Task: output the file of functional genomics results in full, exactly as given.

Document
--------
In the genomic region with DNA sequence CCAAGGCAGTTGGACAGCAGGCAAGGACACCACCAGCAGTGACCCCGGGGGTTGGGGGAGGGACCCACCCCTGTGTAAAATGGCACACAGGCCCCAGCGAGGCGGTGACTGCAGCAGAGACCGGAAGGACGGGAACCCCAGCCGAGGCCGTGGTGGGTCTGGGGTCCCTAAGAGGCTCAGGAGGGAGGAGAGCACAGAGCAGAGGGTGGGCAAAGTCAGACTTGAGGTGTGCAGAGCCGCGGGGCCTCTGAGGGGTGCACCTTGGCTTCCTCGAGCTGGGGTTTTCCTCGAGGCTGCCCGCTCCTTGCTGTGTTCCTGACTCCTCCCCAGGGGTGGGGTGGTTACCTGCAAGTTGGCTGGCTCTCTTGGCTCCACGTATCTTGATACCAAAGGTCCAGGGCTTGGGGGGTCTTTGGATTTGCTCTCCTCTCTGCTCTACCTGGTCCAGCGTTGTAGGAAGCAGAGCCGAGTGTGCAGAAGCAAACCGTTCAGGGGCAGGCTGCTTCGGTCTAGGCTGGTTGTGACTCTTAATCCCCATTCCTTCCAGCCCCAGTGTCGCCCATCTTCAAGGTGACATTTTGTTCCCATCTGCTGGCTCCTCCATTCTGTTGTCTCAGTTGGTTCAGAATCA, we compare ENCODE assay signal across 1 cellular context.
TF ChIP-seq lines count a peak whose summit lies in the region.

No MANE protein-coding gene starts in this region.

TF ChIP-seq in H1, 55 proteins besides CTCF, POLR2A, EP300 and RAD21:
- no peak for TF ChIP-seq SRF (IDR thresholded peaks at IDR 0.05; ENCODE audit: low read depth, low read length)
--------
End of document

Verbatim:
In the genomic region with DNA sequence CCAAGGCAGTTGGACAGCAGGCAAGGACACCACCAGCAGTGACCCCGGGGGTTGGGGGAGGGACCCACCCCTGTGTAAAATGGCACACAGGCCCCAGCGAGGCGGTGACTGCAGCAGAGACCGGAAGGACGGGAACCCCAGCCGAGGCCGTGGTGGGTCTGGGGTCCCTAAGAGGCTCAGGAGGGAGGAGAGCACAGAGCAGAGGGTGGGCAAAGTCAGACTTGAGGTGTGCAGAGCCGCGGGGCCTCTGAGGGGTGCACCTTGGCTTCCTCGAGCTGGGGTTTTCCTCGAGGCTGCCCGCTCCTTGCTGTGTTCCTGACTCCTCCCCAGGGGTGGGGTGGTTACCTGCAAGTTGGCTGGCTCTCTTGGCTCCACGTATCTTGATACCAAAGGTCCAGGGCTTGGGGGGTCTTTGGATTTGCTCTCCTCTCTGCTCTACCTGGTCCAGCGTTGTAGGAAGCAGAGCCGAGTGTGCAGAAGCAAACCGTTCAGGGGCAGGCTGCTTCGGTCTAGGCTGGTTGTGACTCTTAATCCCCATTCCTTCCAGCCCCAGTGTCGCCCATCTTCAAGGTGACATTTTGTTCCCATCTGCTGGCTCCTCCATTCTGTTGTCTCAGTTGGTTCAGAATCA, we compare ENCODE assay signal across 1 cellular context.
TF ChIP-seq lines count a peak whose summit lies in the region.

No MANE protein-coding gene starts in this region.

TF ChIP-seq in H1, 55 proteins besides CTCF, POLR2A, EP300 and RAD21:
- no peak for TF ChIP-seq SRF (IDR thresholded peaks at IDR 0.05; ENCODE audit: low read depth, low read length)